It is fun to be in a corporate praise setting.  We enjoy glorifying the Lord with beautiful melodies, vibrant instrumentation, and wonderful lyrics expressing our love for Jesus.  And when His Presence gathers thickly all around us, it seems like heaven on earth.

But what the Church is only beginning to understand is that our worship goes beyond our congregational (or home) setting and breaks down the enemy’s walls in cities and regions.  It puts demonic forces to flight, so that they are no longer able to oppress whole people groups.  Worship opens the floodgates of heaven over a wider geographical swath than just the little band of believers who are actively participating.  It brings blessing and freedom to those around them as well.

How does this work?  We have already quoted James 4:8: “Draw near to God, and he will draw near to you.”  When we worship, we are drawing close to the Lord.  He is attracted to us through worship, and fastens His attention upon us.  Worship goes on constantly in heaven, so when we participate in it, there is a holy union that takes place between our earthly domain and the heavenly domain.

Heaven is a place of light and goodness.  When we worship, we draw down that same atmosphere around us.  And when light comes, darkness and the dark spiritual beings cannot remain and function as they would like to. Light cannot be easily contained; its nature is to emanate outward.  Thus, when we worship, we draw down the light of the Lord around ourselves – but it spreads outward to our neighborhood, our city, our region.

When we worship, we are doing the will of God in the earth.  The Lord’s Prayer says, “Your kingdom come; Your will be done on earth, as it is in heaven”(Matthew 6:10). God’s kingdom is established in the heavenlies.  He has given us the honor of partnering with Him in reestablishing it on earth.  (I say “reestablish” because the kingdom was established prior to mankind’s fall, and there has been a process of restoration to that original state going on in the earth ever since Jesus secured entire victory through the cross and resurrection.)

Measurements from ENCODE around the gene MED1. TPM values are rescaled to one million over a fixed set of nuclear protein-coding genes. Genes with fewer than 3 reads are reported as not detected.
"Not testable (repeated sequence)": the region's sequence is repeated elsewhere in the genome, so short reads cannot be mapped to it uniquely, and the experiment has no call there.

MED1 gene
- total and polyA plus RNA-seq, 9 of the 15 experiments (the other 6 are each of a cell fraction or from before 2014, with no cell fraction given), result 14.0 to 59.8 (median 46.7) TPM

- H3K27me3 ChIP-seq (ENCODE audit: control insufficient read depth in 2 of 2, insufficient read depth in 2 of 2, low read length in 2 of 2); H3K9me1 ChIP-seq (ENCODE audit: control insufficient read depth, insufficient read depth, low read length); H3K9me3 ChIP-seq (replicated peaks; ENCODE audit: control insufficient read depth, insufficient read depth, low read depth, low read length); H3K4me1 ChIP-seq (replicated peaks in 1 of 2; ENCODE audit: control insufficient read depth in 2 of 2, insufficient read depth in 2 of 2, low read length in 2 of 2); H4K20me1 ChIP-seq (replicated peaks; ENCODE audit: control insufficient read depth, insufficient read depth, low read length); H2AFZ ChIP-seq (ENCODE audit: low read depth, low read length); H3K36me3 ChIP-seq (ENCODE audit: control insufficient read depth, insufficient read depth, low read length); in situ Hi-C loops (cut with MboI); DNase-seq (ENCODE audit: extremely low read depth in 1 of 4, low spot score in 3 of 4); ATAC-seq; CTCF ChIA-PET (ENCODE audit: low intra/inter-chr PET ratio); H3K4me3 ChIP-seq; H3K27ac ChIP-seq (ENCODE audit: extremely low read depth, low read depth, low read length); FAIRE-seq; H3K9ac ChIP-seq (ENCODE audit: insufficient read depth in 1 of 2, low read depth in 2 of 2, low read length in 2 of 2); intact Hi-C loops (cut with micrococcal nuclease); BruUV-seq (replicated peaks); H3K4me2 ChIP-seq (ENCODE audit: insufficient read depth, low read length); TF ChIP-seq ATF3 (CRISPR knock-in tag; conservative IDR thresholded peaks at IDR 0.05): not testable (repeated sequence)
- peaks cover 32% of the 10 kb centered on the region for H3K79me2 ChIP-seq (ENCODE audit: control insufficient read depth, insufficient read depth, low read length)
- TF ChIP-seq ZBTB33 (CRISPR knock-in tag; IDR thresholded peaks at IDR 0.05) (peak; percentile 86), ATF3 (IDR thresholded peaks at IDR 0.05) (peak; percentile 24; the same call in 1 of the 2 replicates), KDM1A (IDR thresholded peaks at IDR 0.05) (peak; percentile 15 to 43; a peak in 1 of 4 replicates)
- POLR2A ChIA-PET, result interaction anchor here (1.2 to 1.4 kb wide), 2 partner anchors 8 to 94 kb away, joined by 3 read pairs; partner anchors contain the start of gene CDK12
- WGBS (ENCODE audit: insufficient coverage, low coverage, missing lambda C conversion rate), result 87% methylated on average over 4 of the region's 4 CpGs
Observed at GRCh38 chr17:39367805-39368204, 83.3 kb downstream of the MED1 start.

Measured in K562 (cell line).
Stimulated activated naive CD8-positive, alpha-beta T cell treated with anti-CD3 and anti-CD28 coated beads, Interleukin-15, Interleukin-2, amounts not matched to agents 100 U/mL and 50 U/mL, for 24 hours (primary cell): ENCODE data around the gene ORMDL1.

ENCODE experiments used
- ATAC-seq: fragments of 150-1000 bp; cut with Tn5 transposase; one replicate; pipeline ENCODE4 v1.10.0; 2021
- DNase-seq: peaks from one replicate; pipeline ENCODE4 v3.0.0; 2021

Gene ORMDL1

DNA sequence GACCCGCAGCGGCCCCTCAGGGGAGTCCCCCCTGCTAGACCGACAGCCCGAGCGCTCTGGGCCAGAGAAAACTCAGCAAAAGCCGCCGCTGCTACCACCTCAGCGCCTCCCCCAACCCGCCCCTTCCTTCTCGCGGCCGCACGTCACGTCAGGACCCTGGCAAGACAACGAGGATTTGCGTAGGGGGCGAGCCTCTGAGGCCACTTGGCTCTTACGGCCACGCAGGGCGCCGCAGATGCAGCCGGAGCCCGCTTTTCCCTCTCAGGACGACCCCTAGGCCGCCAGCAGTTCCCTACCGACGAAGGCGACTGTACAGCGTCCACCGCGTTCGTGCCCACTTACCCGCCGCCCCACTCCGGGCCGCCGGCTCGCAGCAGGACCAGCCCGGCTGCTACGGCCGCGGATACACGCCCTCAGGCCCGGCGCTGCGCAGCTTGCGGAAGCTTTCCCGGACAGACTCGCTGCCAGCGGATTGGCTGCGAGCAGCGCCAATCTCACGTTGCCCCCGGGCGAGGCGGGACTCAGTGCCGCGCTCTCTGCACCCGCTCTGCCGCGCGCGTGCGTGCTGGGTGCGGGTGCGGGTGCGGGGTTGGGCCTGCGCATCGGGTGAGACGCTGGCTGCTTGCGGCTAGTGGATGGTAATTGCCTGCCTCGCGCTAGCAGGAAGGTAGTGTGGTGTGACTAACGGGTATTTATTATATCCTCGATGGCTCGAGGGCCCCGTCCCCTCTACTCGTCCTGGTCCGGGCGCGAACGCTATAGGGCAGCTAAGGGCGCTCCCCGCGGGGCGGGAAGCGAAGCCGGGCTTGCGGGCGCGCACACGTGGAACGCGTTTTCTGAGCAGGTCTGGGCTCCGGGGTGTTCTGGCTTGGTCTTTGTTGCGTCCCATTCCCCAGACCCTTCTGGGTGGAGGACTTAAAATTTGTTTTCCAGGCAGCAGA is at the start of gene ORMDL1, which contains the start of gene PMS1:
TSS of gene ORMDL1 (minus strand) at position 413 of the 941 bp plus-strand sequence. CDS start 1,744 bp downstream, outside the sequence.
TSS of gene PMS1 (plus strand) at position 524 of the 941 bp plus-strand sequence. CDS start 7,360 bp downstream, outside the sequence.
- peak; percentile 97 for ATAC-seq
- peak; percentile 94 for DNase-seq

Every time we speak or sing of the majesty, greatness, power, and glory of God, we are decreeing it and affirming it in the earth and over the powers of darkness.  We establish God’s authority and His glory in the earth by verbalizing it.  Extolling God’s love and mercy in our worship is a holy declaration that opens the way for the establishment of His love and mercy around us.  Adoring Him for His faithfulness releases His faithfulness in the atmosphere around us to a greater degree.  When we sing of His greatness, His goodness, His power, those things are loosed among us.  This is not to say that God’s mercy, faithfulness, greatness, and all the wonderful qualities that make up His character are limited in some way, and that we make them bigger by our worship. But there is a cooperating between us and heaven that takes place through worship that causes the goodness of God to be manifested more fully in the earth by honoring Him aloud for those things.

Am I saying that worship is only accomplished correctly by verbalizing it?  Absolutely not.  Worship is not only an outward act; it is a continual attitude of the heart.  There are times of deep intimacy with the Lord where words could never express our love for Him.  Heartfelt adoration of the Lord is of great value, while mere lip service is of no value whatsoever. But the speaking forth of audible worship has been neglected by some, due to a lack of revelation of its importance.  It’s time we come into a better understanding of the impact of the sound of worship.

As in previous posts, I again want to stress that we don’t use worship to get revival and awakening in a region.  We worship purely to honor the Lord for Himself alone.  But the by-product of that worship is annihilation of hell’s grip on our region and full-blown establishment of the kingdom of heaven on earth.